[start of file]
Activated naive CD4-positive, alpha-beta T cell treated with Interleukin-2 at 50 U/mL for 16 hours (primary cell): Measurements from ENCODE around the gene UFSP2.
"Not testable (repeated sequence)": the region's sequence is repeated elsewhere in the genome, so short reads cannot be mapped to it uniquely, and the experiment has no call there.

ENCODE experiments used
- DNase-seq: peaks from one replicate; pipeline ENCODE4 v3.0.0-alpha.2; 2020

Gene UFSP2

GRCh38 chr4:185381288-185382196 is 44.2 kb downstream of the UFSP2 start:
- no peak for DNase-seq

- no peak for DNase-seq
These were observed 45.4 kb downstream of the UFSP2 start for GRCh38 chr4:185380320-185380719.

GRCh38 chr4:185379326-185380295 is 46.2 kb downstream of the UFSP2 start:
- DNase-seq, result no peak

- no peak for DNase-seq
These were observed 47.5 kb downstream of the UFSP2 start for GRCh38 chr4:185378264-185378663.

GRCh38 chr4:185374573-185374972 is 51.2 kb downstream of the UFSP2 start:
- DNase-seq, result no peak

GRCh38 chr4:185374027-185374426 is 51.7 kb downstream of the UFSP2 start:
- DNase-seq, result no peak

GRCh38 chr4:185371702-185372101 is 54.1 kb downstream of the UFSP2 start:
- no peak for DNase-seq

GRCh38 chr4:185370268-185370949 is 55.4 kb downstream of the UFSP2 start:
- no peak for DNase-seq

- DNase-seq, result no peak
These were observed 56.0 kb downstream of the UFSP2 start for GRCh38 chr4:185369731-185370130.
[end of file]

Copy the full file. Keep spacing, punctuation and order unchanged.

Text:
Activated naive CD4-positive, alpha-beta T cell treated with Interleukin-2 at 50 U/mL for 16 hours (primary cell): Measurements from ENCODE around the gene UFSP2.
"Not testable (repeated sequence)": the region's sequence is repeated elsewhere in the genome, so short reads cannot be mapped to it uniquely, and the experiment has no call there.

ENCODE experiments used
- DNase-seq: peaks from one replicate; pipeline ENCODE4 v3.0.0-alpha.2; 2020

Gene UFSP2

GRCh38 chr4:185381288-185382196 is 44.2 kb downstream of the UFSP2 start:
- no peak for DNase-seq

- no peak for DNase-seq
These were observed 45.4 kb downstream of the UFSP2 start for GRCh38 chr4:185380320-185380719.

GRCh38 chr4:185379326-185380295 is 46.2 kb downstream of the UFSP2 start:
- DNase-seq, result no peak

- no peak for DNase-seq
These were observed 47.5 kb downstream of the UFSP2 start for GRCh38 chr4:185378264-185378663.

GRCh38 chr4:185374573-185374972 is 51.2 kb downstream of the UFSP2 start:
- DNase-seq, result no peak

GRCh38 chr4:185374027-185374426 is 51.7 kb downstream of the UFSP2 start:
- DNase-seq, result no peak

GRCh38 chr4:185371702-185372101 is 54.1 kb downstream of the UFSP2 start:
- no peak for DNase-seq

GRCh38 chr4:185370268-185370949 is 55.4 kb downstream of the UFSP2 start:
- no peak for DNase-seq

- DNase-seq, result no peak
These were observed 56.0 kb downstream of the UFSP2 start for GRCh38 chr4:185369731-185370130.